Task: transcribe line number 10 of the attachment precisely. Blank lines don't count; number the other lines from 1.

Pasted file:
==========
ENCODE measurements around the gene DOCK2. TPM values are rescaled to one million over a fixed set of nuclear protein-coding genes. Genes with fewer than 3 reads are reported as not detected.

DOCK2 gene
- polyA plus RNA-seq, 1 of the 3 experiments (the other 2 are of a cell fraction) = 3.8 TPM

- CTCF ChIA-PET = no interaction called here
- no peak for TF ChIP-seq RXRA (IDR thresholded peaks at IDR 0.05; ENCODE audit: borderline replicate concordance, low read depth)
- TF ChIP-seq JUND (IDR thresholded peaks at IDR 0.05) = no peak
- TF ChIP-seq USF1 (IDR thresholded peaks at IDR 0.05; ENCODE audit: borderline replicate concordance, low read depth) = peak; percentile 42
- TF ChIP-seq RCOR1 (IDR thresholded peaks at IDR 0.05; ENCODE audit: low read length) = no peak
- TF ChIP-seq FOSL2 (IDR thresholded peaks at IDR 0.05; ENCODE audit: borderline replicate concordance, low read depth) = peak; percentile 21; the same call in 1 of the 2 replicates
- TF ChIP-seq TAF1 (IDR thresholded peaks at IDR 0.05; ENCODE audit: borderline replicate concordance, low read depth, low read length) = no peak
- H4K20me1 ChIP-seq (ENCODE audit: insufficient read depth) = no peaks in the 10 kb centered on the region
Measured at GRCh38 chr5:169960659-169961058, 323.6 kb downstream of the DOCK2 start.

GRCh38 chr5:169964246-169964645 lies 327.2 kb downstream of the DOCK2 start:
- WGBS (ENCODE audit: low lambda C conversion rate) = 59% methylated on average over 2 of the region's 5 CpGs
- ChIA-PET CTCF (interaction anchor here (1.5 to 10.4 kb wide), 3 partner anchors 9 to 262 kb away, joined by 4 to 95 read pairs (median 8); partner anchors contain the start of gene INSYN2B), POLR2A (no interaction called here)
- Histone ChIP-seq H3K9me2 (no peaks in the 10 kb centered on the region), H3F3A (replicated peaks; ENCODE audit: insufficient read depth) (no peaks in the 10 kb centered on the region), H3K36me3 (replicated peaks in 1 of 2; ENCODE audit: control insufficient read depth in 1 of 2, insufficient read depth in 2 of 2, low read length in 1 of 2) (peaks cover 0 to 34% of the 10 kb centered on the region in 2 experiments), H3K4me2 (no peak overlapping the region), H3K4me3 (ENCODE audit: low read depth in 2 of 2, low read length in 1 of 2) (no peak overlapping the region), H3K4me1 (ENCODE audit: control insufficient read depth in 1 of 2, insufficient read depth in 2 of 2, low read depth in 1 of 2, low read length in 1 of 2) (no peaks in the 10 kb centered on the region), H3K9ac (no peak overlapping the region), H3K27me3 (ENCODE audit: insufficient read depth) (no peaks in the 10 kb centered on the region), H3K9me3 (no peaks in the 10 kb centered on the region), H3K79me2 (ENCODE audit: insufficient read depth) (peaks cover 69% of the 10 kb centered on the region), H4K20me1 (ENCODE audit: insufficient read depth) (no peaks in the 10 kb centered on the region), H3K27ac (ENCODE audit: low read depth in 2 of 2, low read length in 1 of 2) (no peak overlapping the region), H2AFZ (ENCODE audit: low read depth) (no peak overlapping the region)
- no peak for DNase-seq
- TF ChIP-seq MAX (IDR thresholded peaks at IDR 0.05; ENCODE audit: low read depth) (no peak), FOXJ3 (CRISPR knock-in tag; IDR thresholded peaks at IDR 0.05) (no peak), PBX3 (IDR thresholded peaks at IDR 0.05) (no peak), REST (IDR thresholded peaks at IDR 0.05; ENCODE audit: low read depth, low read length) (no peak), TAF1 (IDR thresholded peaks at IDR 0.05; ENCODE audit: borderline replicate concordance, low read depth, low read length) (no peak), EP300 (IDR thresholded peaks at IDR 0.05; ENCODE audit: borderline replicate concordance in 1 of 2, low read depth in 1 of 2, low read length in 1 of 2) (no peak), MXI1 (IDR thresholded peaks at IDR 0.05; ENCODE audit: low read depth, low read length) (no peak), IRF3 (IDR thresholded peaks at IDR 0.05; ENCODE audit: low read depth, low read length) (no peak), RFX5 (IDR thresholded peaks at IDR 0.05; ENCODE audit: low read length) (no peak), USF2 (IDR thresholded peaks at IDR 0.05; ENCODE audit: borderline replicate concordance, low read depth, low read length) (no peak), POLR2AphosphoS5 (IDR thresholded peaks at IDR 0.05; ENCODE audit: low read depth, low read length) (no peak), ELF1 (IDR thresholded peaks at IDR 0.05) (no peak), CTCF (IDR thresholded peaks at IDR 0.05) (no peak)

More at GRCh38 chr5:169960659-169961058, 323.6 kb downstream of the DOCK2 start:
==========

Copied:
- TF ChIP-seq TAF1 (IDR thresholded peaks at IDR 0.05; ENCODE audit: borderline replicate concordance, low read depth, low read length) = no peak